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Last weekend I had a rare opportunity to sit back and relax. I needed some supplies before I settled on the couch, so I grabbed my Amazon Fire phone and headed to the local stores. I didn’t need to carry cash – my Amazon Wallet had me covered. When I got home, I almost tripped over the box of laundry detergent my Amazon Dash ordered. I remembered booking my trip to New York City on Amazon Destinations, and just as I was confirming my hotel, the doorbell rang, announcing the arrival of my order from Amazon Restaurants. I packed my food, settled into my comfy couch and spent the rest of the day playing Amazon’s online game Crucible.
Of course none of this happened. Because while all of these Amazon products and services are real, they no longer exist. They were experiments that failed to reach critical milestones, and Amazon stopped them.
One of the things that made Jeff Bezos a great founder was his embrace of experimentation and failure. He invested relentlessly in the development of new products. But he didn’t fall in love with a product or tactic to achieve his vision. Instead, if an experiment failed to meet minimum performance expectations, regardless of the amount of time and effort invested in it, he quickly pulled the plug and made room for future experiments.
Innovation and experimentation are crucial to a startup’s journey. You are looking for a scalable product-market fit. Many of your assumptions will be wrong. Many of your experiments and tests will fail. That’s okay, as long as you follow one essential rule.
Believe in your vision, but be ruthless in stopping initiatives that don’t live up to expectations. If you don’t quickly shut down unsuccessful projects, your team will get caught up in work that can’t be scaled up, wasting time and money on ideas with much higher potential. Here are three questions to ask when evaluating the potential of a new product or service:
Related: Fostering a culture of innovation and what it takes to do it right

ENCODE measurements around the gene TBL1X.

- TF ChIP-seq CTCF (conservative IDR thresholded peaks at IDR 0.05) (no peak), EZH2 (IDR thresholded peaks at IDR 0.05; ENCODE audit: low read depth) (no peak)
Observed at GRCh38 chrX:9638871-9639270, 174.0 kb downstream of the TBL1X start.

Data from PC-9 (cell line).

1. Will your early adopters accelerate organic growth?
When you first launch a product, you should be able to find a core group of early adopters. Your target early adopters have problems to solve. You launch a product that addresses these issues. If you rank well on features and price and can easily convey your value proposition, they should be willing to try your product with very little incentive or marketing effort. If they like it, they can quickly become an evangelist within their community, creating your first flywheel of organic growth.
You have a critical decision to make if you can’t find a group of early adopters that will help drive organic growth. Repeat and test again, or stop the product and move on to your next idea. Unfortunately, the biggest mistake most startups make at this crucial juncture is to increase marketing spend beyond sustainable levels under the mistaken belief that they have a marketing problem rather than a product problem. This path only leads to accelerated cash burn and missed opportunities.
Related: 3 common mistakes blowing up your marketing budget
2. Do your customers come back for more?
Once you discover messages that draw customers to your product, you need to meet their expectations. Do they continue to use your product after those first few tries? Do they keep coming back to buy more from you? Or do you suffer from high return percentages, cancellations or abandoned products? You need to have clear KPIs for customer behavior, measure them consistently to make sure you’re building an offering that’s locked in enough to grow your business.
Successful startups are built on the back of customer lifetime value (LTV) that can support profitable, scalable growth. High LTV is enabled by strong customer retention and consistent repeat buyer behaviour. If most of your customers are one-time customers, it’s unlikely you’ll be able to scale your business profitably.
Related: Are You Sitting on a Customer Retention Goldmine?
3. Do you have enough pricing power to be profitable?
Sales volume and customer retention only matter if each sale generates sufficient profit. The path to profitability and positive cash flow is a healthy contribution margin. Contribution margin is calculated by subtracting the variable costs required to produce and sell your product from your net selling price.
It’s easy enough to let customers order a free trial or accept delivery of a trial subscription. But can you attract enough customers who are willing to pay a price that yields an acceptable contribution margin? Too many startups fall into the trap of focusing on vanity metrics to measure the performance of their products: downloads, gross sales, and free trial downloads. Ultimately, your product and your startup will only be successful if you can consistently charge a price that generates the profits you need to support sales and marketing, new product development, and your day-to-day operations.
Related: 4 reasons why pricing is key to startup success
The Amazon Fire phone may have failed, but the technology developed for the phone has accelerated the development of two highly successful products: the Echo and Alexa. Building a culture of innovation is not easy. It requires acceptance of failure supported by a culture of measurement and accountability. But it’s a powerful force for finding product-market fit, profitability in scaling your startup, and building business value. It’s also a much more fun and satisfying way to build your business.